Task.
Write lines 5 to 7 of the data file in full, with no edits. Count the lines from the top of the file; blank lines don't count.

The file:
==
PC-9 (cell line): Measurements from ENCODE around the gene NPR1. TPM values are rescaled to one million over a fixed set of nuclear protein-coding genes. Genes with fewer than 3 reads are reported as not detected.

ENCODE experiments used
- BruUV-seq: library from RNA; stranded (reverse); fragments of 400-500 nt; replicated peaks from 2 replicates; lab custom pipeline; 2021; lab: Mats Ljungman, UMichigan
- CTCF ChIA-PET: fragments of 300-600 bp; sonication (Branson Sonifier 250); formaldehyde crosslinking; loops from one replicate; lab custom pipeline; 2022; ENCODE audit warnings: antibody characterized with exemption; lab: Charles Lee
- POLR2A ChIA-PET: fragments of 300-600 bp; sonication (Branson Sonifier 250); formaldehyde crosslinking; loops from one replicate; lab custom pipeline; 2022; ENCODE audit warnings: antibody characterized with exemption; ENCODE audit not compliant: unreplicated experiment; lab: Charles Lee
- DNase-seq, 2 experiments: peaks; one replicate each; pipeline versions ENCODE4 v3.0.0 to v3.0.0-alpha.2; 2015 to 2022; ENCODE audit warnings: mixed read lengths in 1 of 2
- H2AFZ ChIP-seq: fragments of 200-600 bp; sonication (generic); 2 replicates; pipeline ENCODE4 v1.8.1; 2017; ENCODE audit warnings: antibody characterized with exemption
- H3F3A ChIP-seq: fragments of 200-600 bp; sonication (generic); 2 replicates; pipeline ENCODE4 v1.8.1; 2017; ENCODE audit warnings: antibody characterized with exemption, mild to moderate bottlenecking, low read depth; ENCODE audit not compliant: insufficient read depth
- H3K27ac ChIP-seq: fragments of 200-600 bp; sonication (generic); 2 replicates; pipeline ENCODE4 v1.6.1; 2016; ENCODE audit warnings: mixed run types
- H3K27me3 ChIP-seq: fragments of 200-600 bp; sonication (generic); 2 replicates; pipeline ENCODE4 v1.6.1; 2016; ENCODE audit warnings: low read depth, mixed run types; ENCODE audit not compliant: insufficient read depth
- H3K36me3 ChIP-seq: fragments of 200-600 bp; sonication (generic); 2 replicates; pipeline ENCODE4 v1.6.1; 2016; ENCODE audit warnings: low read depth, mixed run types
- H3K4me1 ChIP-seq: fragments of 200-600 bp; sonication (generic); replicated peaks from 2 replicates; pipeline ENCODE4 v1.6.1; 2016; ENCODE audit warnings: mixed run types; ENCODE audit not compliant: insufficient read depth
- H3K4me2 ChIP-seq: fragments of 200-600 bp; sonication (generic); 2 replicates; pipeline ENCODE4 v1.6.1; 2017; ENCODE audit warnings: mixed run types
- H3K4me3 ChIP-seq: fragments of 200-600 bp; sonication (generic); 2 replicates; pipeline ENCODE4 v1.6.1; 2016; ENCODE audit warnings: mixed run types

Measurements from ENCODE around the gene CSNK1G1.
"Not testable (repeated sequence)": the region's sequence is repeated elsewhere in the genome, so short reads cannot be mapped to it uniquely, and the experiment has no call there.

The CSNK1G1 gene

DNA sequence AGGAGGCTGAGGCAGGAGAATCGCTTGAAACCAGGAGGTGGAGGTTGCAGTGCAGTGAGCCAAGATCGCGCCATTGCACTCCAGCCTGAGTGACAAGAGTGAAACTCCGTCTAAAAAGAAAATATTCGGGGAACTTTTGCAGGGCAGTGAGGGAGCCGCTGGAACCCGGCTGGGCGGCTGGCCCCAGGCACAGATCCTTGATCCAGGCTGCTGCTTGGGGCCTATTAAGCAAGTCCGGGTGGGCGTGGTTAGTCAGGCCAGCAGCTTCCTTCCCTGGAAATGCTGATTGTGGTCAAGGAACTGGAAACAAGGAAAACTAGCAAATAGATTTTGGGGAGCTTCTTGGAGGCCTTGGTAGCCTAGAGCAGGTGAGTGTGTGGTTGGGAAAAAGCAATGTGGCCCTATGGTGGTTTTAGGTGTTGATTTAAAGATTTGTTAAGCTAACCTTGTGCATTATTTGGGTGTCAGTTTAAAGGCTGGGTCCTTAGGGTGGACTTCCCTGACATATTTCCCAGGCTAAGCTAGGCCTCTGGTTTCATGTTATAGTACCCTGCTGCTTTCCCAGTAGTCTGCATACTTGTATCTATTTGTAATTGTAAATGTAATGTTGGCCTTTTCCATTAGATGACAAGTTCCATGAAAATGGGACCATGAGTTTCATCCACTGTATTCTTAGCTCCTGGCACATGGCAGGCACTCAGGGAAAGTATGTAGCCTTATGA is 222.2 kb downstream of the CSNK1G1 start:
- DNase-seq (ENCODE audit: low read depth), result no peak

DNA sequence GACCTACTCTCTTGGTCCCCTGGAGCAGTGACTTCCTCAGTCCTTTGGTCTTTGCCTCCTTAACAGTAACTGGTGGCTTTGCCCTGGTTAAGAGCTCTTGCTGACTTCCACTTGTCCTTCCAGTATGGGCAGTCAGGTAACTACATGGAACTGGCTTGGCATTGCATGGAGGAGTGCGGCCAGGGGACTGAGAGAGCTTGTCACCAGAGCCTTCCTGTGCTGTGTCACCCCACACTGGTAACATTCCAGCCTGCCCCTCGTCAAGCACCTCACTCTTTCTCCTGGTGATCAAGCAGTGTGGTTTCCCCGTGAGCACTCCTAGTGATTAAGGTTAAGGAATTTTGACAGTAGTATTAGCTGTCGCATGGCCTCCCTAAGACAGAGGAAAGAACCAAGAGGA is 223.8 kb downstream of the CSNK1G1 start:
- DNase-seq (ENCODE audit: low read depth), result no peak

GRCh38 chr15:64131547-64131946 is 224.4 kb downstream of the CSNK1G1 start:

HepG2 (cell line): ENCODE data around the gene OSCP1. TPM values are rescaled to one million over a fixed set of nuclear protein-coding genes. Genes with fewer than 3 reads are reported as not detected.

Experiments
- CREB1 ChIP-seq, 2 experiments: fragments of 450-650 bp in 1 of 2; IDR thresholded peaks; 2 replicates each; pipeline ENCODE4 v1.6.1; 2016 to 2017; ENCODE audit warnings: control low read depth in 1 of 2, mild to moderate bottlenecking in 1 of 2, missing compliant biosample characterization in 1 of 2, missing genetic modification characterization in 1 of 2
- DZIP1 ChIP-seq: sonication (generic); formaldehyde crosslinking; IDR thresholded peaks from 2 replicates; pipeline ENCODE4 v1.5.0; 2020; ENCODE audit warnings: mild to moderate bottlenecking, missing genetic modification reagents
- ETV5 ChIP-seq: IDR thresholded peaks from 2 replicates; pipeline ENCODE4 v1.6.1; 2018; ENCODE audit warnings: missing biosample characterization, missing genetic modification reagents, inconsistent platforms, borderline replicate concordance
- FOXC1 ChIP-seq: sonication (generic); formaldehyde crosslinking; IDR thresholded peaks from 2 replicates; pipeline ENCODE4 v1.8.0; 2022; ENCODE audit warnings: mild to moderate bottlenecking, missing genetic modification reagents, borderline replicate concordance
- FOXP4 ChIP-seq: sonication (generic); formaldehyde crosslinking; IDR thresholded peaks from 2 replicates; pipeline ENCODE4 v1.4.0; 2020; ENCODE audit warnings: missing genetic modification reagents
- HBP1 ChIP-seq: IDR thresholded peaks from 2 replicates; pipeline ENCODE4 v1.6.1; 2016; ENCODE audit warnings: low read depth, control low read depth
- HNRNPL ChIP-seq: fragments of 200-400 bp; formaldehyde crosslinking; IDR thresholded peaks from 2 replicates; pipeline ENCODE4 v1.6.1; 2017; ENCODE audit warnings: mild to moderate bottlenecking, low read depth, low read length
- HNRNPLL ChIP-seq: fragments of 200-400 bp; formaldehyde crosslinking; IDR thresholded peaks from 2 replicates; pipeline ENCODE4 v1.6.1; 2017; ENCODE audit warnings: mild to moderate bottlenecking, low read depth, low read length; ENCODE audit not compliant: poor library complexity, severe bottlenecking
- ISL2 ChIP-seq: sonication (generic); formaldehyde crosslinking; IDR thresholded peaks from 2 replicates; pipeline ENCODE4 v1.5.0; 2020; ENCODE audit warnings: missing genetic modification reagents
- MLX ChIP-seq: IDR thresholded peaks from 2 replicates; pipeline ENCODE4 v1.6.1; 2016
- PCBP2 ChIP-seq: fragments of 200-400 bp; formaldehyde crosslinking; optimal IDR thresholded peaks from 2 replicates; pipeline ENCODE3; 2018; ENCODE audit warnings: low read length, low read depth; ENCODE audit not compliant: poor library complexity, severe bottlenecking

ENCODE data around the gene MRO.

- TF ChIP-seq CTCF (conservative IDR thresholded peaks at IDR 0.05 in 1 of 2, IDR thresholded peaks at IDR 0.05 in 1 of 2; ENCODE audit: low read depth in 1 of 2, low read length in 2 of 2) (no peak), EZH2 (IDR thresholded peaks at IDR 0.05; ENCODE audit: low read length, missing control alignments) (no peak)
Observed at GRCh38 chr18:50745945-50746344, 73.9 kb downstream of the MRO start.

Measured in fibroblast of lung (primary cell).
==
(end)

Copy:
- POLR2A ChIA-PET: fragments of 300-600 bp; sonication (Branson Sonifier 250); formaldehyde crosslinking; loops from one replicate; lab custom pipeline; 2022; ENCODE audit warnings: antibody characterized with exemption; ENCODE audit not compliant: unreplicated experiment; lab: Charles Lee
- DNase-seq, 2 experiments: peaks; one replicate each; pipeline versions ENCODE4 v3.0.0 to v3.0.0-alpha.2; 2015 to 2022; ENCODE audit warnings: mixed read lengths in 1 of 2
- H2AFZ ChIP-seq: fragments of 200-600 bp; sonication (generic); 2 replicates; pipeline ENCODE4 v1.8.1; 2017; ENCODE audit warnings: antibody characterized with exemption